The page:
Advocacy Perspective: During Black History Month, A Call To Action To Advance Health Equity

By Alyssa Brockington
Alyssa Brockington

Black History Month is a time to honor the resilience of Black leaders who have come before us and mobilized movements to eliminate racial injustice, in an effort to make our country and our world a better place. It is an opportunity to celebrate the legacy of excellence within the Black community. But I also see it as a call to action to continue the work to combat racism, particularly as it relates to health and eliminating racial and ethnic health disparities.

Prior to joining Autism Speaks in the summer of 2022, I worked on Capitol Hill for over seven years, including five as a congressional aide to Senator Sherrod Brown (D-OH). Specifically, I worked to spearhead efforts to introduce a resolution declaring racism a public health crisis in the Senate 2020 and 2021. The Covid-19 pandemic underscored the racial inequities in our healthcare system – highlighted by the fact that hospitalization, infection, and mortality rates were disproportionately high for communities of color, even though they make up a smaller percentage of the population.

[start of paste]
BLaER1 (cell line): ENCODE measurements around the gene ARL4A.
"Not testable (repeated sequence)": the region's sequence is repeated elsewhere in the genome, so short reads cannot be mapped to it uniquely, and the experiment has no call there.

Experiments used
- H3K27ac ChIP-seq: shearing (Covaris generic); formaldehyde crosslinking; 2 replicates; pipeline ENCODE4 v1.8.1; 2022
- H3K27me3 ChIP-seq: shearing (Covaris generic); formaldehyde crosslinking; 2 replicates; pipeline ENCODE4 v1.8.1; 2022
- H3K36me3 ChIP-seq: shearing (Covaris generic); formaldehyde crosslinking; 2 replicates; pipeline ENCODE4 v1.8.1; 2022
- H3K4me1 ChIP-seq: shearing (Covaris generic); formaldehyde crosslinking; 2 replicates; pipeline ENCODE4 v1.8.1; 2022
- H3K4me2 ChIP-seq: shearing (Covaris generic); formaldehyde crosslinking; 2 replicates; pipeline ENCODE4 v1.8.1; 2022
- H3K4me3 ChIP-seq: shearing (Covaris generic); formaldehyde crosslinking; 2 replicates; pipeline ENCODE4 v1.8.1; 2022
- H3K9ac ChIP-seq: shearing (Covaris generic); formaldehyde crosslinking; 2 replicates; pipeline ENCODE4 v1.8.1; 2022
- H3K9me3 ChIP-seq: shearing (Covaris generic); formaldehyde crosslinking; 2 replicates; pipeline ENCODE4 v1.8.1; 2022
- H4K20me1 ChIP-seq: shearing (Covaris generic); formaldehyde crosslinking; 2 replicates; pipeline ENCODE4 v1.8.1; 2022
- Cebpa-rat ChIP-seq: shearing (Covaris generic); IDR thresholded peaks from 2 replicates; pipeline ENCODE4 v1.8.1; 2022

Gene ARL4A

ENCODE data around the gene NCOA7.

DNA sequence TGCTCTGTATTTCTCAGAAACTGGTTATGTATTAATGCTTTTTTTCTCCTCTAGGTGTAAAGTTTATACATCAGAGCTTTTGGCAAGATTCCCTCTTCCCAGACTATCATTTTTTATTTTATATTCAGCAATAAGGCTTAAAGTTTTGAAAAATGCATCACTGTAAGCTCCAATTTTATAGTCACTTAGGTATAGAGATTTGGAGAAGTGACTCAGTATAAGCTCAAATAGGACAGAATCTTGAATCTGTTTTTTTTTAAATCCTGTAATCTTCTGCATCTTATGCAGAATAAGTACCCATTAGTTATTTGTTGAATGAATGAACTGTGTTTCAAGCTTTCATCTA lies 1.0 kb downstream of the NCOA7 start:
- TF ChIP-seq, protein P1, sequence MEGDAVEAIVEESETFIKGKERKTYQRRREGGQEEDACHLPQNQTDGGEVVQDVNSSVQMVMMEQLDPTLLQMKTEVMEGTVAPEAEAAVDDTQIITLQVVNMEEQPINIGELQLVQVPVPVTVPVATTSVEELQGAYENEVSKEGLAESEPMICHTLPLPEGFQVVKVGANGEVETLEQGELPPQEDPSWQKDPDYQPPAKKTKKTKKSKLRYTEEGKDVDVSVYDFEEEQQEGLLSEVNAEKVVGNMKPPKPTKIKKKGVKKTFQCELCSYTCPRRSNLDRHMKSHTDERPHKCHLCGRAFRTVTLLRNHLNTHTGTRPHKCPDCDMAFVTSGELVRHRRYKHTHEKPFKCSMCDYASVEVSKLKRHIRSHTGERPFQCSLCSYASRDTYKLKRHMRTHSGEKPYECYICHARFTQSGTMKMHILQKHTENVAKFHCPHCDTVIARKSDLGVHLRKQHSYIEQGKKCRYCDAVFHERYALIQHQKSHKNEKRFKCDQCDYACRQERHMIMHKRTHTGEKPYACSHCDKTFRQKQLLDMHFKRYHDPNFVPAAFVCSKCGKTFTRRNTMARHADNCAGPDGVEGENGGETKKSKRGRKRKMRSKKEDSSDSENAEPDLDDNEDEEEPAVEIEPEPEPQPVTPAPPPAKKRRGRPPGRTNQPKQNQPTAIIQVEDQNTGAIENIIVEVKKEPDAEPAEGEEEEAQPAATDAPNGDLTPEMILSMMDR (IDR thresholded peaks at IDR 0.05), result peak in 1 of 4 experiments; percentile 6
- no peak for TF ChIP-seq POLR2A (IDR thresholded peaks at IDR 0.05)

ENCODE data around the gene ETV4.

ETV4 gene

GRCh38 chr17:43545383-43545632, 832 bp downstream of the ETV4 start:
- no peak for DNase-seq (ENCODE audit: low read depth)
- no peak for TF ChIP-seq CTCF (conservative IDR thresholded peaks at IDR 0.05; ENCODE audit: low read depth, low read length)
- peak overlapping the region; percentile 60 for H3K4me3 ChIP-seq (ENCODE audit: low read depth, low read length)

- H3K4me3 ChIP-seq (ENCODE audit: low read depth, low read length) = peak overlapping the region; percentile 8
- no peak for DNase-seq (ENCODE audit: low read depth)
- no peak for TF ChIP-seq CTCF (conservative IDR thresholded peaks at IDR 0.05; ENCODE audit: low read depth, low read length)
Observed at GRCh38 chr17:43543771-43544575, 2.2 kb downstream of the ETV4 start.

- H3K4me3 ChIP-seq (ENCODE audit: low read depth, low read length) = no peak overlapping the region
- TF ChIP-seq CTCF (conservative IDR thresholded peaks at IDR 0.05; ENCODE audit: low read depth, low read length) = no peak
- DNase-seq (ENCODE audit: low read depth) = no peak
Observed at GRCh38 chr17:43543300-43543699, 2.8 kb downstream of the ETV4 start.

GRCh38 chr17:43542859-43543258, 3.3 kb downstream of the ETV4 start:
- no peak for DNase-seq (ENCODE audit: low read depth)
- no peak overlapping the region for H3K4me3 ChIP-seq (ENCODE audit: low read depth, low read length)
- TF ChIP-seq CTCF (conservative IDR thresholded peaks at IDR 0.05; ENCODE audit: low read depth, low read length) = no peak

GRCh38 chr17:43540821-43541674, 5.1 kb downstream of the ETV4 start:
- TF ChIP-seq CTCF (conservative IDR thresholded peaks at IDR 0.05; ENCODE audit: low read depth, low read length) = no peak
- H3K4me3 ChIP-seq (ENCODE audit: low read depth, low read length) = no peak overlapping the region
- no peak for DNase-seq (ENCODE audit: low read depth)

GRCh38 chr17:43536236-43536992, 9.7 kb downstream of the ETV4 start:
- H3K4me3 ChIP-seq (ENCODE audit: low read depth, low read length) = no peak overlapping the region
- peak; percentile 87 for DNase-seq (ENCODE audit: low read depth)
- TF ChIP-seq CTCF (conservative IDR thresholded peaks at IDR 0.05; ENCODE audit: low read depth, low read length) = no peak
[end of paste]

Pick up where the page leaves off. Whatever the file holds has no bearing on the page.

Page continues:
But even prior to the pandemic, advocates were sounding the alarm about health disparities within the Black community, most notably the Black maternal health crisis. Black mothers are two to three times more likely to die from childbirth complications than white mothers. Black women also experience higher rates of severe maternal morbidities and challenges during pregnancy and delivery. The data also illustrate higher rates of preterm birth among African American women and higher rates of mortality among Black infants. For these reasons, I was proud to work with leading maternal health advocates to introduce legislative efforts to strengthen healthcare coverage for low-income women, being very specific to call out the experiences and needs of African American women.